A person in Massachusetts has died after contracting eastern equine encephalitis, or EEE, state health officials confirmed Tuesday as they announced that a new round of aerial spraying for areas at critical or high risk for the rare virus will begin at nightfall.
The death is the state's first confirmed in connection with EEE this year. That confirmation comes a day after Rhode Island health officials announced a death in that state as well.
This summer, seven people in Massachusetts have contracted EEE, a rare but potentially deadly mosquito-borne virus. The Massachusetts Department of Public Health said Tuesday in a news release that one death was fatal, but didn't provide further details; prior news releases from the department hadn't mentioned a EEE-linked death in Massachusetts.
The department doesn't confirm individual deaths, a spokeswoman said, but acknowledged "one EEE-related death this season in Massachusetts" in an email. She said that the case had been widely reported.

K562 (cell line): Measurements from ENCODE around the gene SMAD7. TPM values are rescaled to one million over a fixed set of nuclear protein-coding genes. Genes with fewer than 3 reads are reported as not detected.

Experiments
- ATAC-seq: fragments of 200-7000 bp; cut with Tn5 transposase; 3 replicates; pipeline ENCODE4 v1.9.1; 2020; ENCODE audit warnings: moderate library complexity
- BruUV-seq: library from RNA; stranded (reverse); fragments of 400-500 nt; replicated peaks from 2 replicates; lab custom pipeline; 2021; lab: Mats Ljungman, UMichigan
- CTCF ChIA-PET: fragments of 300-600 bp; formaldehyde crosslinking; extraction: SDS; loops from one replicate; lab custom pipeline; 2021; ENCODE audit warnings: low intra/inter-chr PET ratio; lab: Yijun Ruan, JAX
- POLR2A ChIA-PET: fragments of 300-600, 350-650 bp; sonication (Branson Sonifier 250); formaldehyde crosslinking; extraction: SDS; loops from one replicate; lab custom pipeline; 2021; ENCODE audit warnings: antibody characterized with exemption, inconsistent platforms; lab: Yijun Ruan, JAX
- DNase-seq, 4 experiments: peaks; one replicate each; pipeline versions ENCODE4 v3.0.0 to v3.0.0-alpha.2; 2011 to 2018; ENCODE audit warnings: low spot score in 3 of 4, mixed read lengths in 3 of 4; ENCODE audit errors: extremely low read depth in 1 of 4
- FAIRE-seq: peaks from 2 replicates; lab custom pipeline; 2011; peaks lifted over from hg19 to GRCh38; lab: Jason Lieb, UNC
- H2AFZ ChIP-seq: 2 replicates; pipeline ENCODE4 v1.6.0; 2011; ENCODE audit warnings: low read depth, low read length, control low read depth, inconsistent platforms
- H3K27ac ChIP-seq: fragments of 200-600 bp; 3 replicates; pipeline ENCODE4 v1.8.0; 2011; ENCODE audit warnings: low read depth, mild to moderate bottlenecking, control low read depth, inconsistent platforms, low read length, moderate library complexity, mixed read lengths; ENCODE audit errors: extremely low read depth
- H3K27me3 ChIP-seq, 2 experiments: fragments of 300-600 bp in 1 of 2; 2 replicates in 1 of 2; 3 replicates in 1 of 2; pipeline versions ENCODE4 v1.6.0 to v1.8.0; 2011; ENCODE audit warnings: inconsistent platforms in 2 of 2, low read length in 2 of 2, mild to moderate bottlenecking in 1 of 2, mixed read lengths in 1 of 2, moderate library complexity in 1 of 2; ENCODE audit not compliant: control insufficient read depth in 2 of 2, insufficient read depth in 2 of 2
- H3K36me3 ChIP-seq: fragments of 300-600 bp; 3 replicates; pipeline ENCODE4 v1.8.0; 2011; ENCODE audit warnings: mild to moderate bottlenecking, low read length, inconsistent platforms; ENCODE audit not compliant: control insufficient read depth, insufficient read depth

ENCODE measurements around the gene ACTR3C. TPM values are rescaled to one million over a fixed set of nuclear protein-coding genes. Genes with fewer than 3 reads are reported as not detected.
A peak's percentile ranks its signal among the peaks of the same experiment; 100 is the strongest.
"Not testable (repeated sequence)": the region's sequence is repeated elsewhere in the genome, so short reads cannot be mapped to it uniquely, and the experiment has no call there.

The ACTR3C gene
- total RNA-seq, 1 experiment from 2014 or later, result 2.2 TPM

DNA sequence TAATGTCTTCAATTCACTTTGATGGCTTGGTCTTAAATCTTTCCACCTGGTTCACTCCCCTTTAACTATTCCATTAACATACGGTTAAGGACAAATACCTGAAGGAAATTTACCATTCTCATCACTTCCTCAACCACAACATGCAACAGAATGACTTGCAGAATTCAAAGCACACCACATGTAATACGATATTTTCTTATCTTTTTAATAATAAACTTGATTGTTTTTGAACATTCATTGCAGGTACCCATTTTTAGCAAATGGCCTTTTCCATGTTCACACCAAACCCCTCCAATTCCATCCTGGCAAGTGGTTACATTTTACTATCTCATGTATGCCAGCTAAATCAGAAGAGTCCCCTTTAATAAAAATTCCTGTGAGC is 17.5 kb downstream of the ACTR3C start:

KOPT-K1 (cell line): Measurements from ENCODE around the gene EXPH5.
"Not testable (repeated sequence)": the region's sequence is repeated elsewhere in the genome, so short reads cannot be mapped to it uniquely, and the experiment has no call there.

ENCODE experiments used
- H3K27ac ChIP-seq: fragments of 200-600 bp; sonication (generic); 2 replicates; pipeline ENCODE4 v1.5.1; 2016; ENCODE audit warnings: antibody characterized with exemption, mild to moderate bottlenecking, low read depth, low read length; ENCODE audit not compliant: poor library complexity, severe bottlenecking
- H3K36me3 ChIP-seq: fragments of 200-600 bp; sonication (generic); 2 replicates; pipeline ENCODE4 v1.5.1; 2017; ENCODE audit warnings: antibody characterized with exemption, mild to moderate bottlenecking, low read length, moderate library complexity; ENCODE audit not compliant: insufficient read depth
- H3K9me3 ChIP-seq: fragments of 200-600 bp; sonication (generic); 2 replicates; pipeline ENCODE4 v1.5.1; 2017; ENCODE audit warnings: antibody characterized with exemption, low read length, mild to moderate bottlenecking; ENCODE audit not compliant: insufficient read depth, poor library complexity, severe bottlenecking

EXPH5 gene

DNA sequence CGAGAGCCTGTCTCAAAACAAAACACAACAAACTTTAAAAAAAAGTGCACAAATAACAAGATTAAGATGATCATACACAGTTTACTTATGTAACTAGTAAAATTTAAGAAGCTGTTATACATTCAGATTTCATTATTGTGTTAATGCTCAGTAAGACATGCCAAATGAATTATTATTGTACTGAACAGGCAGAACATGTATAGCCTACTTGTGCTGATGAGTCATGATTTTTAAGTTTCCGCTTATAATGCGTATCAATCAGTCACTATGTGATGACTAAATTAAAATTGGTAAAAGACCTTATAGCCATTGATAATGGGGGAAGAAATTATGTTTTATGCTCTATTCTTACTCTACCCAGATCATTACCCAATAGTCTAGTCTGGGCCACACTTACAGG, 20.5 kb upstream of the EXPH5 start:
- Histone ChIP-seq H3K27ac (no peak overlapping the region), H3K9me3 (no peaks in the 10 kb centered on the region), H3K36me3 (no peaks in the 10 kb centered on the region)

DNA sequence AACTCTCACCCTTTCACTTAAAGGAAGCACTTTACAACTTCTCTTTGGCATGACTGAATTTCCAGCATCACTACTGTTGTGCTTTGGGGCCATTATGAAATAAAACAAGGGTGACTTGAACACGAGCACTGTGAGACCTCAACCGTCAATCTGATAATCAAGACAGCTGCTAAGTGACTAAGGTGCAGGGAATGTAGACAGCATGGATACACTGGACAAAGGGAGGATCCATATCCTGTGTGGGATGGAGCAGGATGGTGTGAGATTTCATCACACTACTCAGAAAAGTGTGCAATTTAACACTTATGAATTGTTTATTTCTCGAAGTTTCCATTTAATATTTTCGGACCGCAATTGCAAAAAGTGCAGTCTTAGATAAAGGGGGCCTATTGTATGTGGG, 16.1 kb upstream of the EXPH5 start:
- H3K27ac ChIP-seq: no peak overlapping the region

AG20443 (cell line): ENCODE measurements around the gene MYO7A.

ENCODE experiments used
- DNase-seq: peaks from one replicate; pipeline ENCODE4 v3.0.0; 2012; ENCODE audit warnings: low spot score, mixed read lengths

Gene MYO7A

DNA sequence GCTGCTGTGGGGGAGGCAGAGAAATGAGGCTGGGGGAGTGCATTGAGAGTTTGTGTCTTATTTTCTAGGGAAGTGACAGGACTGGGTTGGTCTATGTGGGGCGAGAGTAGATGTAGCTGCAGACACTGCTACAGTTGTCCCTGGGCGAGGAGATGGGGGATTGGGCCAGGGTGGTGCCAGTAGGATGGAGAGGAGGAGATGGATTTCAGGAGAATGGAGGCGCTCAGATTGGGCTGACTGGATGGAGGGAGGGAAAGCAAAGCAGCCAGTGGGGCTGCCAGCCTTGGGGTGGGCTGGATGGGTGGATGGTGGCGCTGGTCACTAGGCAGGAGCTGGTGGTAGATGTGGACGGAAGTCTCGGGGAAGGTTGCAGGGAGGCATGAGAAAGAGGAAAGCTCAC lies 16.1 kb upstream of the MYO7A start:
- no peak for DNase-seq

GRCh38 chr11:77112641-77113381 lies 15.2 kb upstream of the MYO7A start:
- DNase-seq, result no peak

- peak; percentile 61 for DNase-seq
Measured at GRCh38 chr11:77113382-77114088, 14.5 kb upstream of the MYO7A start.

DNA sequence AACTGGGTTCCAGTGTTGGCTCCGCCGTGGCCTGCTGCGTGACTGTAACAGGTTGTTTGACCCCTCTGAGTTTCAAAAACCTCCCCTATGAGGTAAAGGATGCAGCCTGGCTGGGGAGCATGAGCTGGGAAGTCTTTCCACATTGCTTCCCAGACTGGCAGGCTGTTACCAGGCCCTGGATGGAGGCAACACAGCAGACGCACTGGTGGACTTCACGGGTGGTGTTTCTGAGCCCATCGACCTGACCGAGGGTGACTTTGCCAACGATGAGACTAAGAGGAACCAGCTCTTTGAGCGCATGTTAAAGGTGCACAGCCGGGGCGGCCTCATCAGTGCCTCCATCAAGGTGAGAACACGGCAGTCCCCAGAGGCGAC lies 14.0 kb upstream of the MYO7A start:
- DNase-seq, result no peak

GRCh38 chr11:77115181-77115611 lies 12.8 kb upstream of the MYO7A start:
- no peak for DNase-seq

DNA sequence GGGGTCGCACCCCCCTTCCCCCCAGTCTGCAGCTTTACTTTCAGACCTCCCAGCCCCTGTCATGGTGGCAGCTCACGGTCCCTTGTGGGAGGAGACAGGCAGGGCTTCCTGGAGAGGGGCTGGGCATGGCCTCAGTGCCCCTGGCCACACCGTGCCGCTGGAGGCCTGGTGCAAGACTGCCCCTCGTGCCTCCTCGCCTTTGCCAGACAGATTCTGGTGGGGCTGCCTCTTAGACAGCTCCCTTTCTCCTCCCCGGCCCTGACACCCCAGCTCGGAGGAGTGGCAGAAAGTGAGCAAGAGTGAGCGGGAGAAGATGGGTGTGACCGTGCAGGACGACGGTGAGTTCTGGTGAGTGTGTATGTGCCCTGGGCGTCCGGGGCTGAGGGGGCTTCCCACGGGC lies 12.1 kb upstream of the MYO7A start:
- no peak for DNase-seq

The family of a woman from Fairhaven said in August that she died from EEE. State health officials didn't confirm that at the time and the spokeswoman said Tuesday they don't comment on individual cases.
Communities in three Massachusetts counties will be sprayed in part or in full as the state works to combat EEE:
- Norfolk County: Bellingham, Franklin, Medway, Millis, Norfolk, Medfield, Walpole, Wrentham, Foxborough, Sharon, Norwood, Westwood, Dover, Needham, Wellesley
- Middlesex County: Ashland, Hopkinton, Holliston, Sherborn, Framingham, Natick, Wayland, Sudbury, Maynard, Stow, Hudson, Marlborough, Weston
- Worcester County: Berlin, Boylston, Northborough, Westborough, Shrewsbury, Grafton, Upton, Milford, Hopedale, Mendon, Blackstone, Millville, Uxbridge, Douglas, Northbridge, Sutton, Millbury, Auburn, Oxford, Webster, Southborough, Bolton, Clinton, West Boylston, Worcester, Charlton, Dudley, Leicester, Harvard
Thirty-six communities around the state are at critical risk for EEE, according to the MDPH, with 42 more at high risk and 115 at moderate risk in the state's first outbreak since 2010-2012.
The mosquito-borne virus affects the nervous system and kills about three in 10 people who contract it, according to the U.S. Centers for Disease Control and Prevention.
State and local officials have ordered spraying in order to combat mosquito populations and therefore supress the virus' transmission to people.